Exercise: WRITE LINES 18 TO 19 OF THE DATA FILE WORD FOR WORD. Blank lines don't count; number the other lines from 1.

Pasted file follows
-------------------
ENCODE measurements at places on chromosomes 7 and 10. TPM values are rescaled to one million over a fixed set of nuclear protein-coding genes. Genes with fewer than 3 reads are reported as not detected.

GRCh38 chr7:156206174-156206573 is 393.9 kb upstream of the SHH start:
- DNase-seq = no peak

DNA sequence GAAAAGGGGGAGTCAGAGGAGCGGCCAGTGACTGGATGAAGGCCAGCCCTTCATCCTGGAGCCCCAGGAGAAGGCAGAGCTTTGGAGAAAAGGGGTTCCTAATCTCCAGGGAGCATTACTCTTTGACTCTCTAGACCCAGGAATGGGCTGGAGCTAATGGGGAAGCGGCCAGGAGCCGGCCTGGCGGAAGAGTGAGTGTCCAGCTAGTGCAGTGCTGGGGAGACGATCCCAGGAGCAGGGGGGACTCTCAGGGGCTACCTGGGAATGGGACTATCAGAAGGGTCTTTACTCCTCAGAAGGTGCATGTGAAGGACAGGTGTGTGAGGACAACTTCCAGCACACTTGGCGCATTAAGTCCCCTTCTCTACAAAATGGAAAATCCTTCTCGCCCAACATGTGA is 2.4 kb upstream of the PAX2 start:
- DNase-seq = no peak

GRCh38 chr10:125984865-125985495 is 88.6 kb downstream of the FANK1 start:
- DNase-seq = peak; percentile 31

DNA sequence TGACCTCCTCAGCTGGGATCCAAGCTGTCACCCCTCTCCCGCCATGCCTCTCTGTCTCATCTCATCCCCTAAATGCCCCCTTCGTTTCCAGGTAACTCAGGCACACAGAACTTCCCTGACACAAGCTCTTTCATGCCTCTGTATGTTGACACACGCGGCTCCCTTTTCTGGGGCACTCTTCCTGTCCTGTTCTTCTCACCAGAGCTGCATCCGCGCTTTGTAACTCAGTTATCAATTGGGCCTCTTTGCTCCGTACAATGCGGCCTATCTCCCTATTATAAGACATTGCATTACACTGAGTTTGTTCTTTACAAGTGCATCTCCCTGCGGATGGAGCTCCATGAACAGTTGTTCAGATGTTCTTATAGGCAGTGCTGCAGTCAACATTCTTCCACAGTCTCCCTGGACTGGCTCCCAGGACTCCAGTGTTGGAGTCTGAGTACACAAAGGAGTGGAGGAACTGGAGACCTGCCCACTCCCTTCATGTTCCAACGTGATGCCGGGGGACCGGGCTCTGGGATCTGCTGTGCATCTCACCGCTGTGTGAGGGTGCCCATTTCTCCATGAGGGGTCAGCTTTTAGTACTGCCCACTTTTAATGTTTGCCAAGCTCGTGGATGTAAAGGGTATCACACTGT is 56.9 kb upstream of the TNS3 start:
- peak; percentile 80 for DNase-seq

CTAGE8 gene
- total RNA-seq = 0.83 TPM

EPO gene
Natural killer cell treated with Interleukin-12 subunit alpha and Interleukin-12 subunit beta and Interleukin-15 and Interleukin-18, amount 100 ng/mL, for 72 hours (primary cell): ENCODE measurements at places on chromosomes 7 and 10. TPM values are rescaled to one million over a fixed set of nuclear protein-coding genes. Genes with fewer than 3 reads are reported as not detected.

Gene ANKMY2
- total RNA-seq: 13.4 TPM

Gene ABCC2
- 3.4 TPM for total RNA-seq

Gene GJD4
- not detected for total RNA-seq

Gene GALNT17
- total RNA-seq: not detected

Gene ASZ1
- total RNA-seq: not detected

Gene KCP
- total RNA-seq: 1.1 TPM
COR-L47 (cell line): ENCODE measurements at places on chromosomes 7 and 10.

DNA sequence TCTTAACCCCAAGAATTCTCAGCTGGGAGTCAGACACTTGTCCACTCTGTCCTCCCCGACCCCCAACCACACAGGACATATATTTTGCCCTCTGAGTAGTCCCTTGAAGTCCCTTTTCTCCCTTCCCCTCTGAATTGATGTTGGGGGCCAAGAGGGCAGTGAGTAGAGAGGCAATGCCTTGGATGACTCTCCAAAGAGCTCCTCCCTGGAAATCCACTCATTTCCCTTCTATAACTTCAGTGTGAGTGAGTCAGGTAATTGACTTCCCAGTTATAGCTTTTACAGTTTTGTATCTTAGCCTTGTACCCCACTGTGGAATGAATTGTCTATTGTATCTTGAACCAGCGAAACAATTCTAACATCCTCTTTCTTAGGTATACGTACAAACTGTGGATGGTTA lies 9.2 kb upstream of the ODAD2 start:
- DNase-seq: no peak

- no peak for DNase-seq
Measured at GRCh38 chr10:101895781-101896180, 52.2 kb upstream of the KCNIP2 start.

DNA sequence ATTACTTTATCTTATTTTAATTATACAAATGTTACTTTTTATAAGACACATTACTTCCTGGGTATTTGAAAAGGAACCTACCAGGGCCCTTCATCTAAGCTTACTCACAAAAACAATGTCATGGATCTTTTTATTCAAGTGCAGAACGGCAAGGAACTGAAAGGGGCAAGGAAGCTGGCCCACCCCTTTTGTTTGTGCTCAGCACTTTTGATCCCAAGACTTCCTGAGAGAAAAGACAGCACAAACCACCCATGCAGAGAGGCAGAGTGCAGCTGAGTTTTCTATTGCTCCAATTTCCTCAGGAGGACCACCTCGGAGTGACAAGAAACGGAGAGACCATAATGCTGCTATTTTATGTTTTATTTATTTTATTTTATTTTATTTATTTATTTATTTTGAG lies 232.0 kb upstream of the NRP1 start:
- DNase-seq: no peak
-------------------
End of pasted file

Gene GJD4
- not detected for total RNA-seq